Unless she wasn't performing her duties correctly anymore that seems very wrong. So the rights of the young outweigh the rights of the old, huh? Isn't that age discrimination and illegal in the US. Oh, but she wasn't fired for being old, they just found a way around the laws to get rid of her. One day we will all be old and you won't think it so funny when someone throws you out the door just because you are 70 years old. We should all be looking to our elders--they have all the wisdom.
2 people like this
@AJ1952Chats (2340)
• Anderson, Indiana
15 Nov 06
As long as I have the ability to write, there will be no retirement for me. Some people are anxious to retire or else no longer able to work at what they're doing. In cases like this, it's time to retire--or, at least, change to a more suitable job/career. Look at Jack LaLayne. At the most he has, perhaps, slowed down a little, but he's definitely not retired. Ditto to Paul Harvey! Walter Cronkite and Mike Wallace still have their presence around at least occasionally. How about Bob Barker? Ruth Warrick was Phoebe Tyler Wallingford on All My Children right up until she got too sick to continue and passed away. Grandma Moses didn't even gain fame as an artist until she was around 80. Oh yes! How could we ever forget Clara "Where's The Beef?" Peller. I've seen elderly men and women take post-retirement jobs in places such as restaurants and Wal-Mart. If both MyLot and I are still around on December 12, 2052, expect to see me here!
@owlwings (39059)
• Cambridge, England
19 Nov 06
Thanks for reminding us of all those people who laughed in the face of the idea of retirement! Good luck to you and your writing! That is one profession where there is absolutely no pressure to retire!
@rosebug23 (1909)
• Australia
15 Nov 06
I don't think there should be any reason for a person to retire as long as they are still capable off do the job or maybe teaching others to do the job .I don't agree that while they are working they should get a pension,why should the government pay a pension to a working person . Here i Australia we have a retirement age but you don't have to retire,if you keep working you don't collect your pension but the government gives you a larger tax break and when you do retire you get a lump sum payment from the gov. the amount depends on how long you have worked after retirement age. WE have superannuation here your company pays into it each week a percentage of your wage (their money) and you can contribute as well when you retire you can have a lump sum payment or a pension,but you are not entitled to gov pension unless your super payment is too low then the gov top' it up for you. I hope you understand what i am trying to explain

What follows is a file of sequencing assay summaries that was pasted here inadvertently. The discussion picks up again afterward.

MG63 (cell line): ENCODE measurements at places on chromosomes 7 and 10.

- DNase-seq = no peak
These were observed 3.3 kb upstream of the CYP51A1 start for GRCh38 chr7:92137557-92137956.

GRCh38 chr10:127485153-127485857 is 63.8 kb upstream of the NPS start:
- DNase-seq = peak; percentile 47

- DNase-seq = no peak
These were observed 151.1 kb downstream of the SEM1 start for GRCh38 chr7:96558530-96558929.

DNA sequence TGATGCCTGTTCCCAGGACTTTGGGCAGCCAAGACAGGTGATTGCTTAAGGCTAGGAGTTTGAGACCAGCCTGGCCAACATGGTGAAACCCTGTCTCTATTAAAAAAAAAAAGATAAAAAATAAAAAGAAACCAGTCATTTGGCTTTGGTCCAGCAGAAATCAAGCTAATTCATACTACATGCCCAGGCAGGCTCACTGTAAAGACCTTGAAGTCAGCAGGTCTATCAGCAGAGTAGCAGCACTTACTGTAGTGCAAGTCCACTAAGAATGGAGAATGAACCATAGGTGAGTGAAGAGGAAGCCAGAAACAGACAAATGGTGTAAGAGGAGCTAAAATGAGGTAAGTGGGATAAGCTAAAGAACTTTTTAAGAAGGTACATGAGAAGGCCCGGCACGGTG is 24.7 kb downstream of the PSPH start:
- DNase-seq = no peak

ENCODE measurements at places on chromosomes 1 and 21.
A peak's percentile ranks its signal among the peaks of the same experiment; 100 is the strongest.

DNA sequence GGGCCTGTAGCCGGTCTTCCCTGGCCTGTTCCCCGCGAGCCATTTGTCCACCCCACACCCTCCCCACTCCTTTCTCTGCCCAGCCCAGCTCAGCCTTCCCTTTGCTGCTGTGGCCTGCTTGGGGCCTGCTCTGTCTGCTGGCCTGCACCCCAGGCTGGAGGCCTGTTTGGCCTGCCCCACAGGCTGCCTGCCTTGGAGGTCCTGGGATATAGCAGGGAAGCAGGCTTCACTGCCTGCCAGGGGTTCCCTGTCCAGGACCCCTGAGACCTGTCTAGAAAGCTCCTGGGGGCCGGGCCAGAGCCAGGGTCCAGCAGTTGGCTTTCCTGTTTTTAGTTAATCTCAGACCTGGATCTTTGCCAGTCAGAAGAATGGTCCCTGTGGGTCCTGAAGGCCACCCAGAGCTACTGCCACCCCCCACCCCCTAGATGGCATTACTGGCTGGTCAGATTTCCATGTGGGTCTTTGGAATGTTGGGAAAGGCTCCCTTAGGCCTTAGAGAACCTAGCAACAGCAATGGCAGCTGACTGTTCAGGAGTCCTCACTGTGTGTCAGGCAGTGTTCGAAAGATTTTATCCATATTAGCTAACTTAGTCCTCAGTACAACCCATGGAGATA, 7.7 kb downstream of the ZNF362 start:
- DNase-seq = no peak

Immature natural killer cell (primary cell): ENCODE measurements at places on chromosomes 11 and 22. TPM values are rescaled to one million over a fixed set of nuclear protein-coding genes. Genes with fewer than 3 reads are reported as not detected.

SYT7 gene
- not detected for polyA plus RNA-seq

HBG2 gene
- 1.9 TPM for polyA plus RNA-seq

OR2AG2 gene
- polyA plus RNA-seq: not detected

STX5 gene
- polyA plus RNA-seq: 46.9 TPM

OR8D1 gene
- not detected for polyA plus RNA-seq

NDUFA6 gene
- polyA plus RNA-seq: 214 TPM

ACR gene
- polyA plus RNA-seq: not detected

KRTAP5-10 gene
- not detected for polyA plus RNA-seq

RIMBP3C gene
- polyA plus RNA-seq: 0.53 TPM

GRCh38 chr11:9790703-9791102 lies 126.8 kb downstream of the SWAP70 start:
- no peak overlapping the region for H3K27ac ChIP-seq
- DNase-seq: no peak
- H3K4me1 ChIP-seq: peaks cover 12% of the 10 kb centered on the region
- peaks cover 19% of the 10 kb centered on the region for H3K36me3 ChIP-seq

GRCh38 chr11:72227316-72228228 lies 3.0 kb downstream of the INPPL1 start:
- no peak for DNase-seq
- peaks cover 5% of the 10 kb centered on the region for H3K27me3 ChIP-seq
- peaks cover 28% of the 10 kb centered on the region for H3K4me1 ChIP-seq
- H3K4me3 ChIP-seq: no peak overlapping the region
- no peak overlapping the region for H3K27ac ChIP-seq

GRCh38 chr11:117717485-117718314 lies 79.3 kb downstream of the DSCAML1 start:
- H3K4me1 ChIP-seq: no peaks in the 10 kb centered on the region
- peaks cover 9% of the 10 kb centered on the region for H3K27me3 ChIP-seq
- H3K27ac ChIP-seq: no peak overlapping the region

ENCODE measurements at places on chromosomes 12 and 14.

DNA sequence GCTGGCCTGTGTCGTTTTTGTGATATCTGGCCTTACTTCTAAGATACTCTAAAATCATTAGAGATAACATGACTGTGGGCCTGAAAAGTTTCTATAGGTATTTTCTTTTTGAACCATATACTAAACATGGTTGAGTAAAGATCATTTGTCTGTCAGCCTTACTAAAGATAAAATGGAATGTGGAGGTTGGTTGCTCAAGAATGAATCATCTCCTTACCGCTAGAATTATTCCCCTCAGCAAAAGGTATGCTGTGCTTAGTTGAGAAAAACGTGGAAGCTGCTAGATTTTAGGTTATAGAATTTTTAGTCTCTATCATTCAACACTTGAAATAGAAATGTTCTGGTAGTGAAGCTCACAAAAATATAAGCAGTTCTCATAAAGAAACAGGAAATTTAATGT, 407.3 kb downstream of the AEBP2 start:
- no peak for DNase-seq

@owlwings (39059)
• Cambridge, England
15 Nov 06
Since October this year, the UK now has a similar system. I missed coming under it by a few months. I had told my bosses verbally more than once that I did not want to retire at 65, yet a week before my birthday, I had an EMAIL congratulating me on reaching retirement age! In other words, not even the month's notice required by my contract! I checked the legal situation (but not before writing a very strong letter back) and found that they were within their rights (just) in doing what they did.
@pacheco (62)
• Portugal
13 Nov 06
65 years
1 person likes this
@owlwings (39059)
• Cambridge, England
13 Nov 06
Just like that? However ready or not a person is to stop working and regardless of the value that his maturity and experience is to the field of his work?
1 person likes this
@caribe (2465)
• United States
2 Jan 07
I think it is and should be an individual thing. It should be left up to the individual. I don't think their salaries should change just because they are drawing a pension. I think that many people fear retiring. It is like stepping off into the darkness to them. I have an ex brother-in-law that is still working although he is way past the age he could be retired. For him, he feels an obligation to continue to care for a handicapped son and a daughter's children. I think for some people that their identity has become so mixed in with their work as to who they are, that they feel like they would lose themselves if they retired. I think that everyone should do what makes them happy and healthy. If their health is bad, they definitely should think of retiring and try to enjoy the time they have left--get new interests and hobbies and try something new.
1 person likes this